I almost didn’t write this. But it’s very important. Because as an American, you deserve to know that today in the supermarket, I ran into an elderly woman who looked just like Angela Lansbury.
She was a dead ringer.
Of course she claimed she wasn’t Angela Lansbury. She even went so far as to say her name was Jeanne, from Michigan.
But I didn’t believe her. I watched her ring up groceries. She kept looking at me from the corner of her eye as though she were thinking about reaching for pepper spray.
Then she left.
I watched “Jeanne”—if that’s truly her name—exit the double doors and wander into the parking lot.
I asked the teenage cashier, “Did you SEE that lady?”
“Yeah,” the cashier said.
“Did you notice anything about her?”
“SHE LOOKED JUST LIKE ANGELA LANSBURY!”
“‘MURDER SHE WROTE!’”
“WAIT! WHY ARE WE SPEAKING IN ALL CAPS?”
I’m going to level with you. I cried. Yes, dang it, I cried. Right in the supermarket. Not a big cry, mind you. Just a little one.
Until then, I hadn’t cried for a long time. The last time was a few weeks ago when my wife kicked me during sleep.
My wife loses control during REM sleep. Which wouldn’t be a big deal if she would have kicked me in the shin—she has kicked my shins plenty of times. But she did not kick me there. I will let you figure out where she kicked me.
Take your time.
Let’s just say that on the following Sunday at church, the choir director had me sing first soprano.
But getting back to my celebrity sighting. When I saw this woman in the checkout line, my entire childhood came flooding back to me.
I have a soft spot for “Murder She Wrote.” When I was a kid, it came on our local channel every night at five. Followed by “Mama’s Family.” Which I also loved.
I realize that most men reading this column have already quit reading and gone off to do something masculine, like slaughter a grizzly bear, or smoke a cigar, or shave their legs with a Bowie knife. But I am not apologizing for the way I feel about “Murder She Wrote.”
The truth is, I enjoy lots of girly TV shows because I was raised by women. When I was a child, my mother and my grandmother used to watch “The Facts of Life” together. Religiously.
We would all sit in front of a console television. My grandmother would laugh and cough up a cloud of Winston cigarette smoke. These are good memories.
When I was a little older, after my father died, my mother, sister, and I had just moved into a new rental house. We were lost in this world. Our house was littered with boxes, our furniture was still wrapped in plastic. Nobody knew what was going to happen to us.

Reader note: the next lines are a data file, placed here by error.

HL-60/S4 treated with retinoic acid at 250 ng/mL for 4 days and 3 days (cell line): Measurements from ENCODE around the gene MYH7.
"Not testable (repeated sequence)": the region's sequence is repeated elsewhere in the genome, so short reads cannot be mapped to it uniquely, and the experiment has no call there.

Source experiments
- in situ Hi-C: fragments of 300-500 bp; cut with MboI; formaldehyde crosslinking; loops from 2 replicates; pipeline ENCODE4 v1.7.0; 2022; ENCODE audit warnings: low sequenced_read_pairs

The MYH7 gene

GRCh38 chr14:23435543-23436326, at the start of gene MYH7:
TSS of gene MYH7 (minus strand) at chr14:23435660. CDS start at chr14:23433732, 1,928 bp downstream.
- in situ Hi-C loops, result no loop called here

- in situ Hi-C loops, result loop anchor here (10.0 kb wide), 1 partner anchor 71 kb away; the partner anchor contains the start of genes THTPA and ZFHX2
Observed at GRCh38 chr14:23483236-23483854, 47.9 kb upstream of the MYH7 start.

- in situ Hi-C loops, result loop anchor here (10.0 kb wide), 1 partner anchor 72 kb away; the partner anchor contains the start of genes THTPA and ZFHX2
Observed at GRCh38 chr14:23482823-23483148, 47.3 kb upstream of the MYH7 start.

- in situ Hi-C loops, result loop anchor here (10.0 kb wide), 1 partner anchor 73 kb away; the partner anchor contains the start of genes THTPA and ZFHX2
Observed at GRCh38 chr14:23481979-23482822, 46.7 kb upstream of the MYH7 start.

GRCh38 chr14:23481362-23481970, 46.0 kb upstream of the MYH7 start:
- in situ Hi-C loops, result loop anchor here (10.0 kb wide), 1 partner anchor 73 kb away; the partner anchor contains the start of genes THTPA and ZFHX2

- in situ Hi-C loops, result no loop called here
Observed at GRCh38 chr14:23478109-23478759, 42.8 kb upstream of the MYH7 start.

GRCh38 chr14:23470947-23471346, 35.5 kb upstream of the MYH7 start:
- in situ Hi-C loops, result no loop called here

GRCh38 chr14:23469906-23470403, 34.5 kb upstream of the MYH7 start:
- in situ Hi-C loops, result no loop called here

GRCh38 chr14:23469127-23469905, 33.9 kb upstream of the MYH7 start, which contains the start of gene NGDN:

So my mother hooked up our television set.
One of the channels was running a “The Facts of Life” marathon. That night, we didn’t unpack boxes. We ordered pizza and watched every single episode, sitting on the carpet. My mother and I stayed awake all night with Blair, Natalie, Jo, and Tootie.
I am also a big “I Love Lucy” fan. When I got my first pickup truck, I named it “Lucille” because Lucille Ball raised me.
Shows like “Columbo” were my mother’s favorites. I have childhood visions of my mother watching “Columbo” while folding laundry. She’d say, “God, I just love Peter Falk.”
And then there was “Murder She Wrote.”
I consider the hours spent watching this show to be golden. I have seen every mystery five times. Maybe more. And if God, in all his omniscience, should ever look upon me and allow me to meet the ninety-three-year-old Angela Lansbury, I will need a loaner pair of trousers after the meeting.
These TV shows mean more to me than they probably should. I was a sad kid. And quiet. At times, I felt like my best friends were those on the television screen.
I practically lived in a world of “The Andy Griffith Show,” “I Love Lucy,” “Gunsmoke,” “Big Valley,” “The Dick Van Dyke Show,” “Bonanza,” “The Rockford Files,” “The Beverly Hillbillies,” and “Murder She Wrote.”
And when I see these old episodes, I am taken back to a time of fuzzy TV reception, and antennas wrapped in foil. Before modern television turned into whatever it is you call it today.
I still remember when a lonely family in a new house ate pizza together and laughed with the TV. Even though the odds were against them. And I remember the lonely kid I used to be, surrounded by mother hens, who still loves to see Angela Lansbury save the day.
So that’s why I chased a strange elderly woman through the supermarket parking lot. That’s why I was out of breath when I caught up to her. And that’s why I handed her a piece of paper and asked her to sign it.
She laughed and said, “Seriously? Why would you want me to sign this? I told you, I’m nobody famous.”
“Because, ma’am,” I said. “Every column needs a good ending.”
And this one is a lot better than an ending involving pepper spray.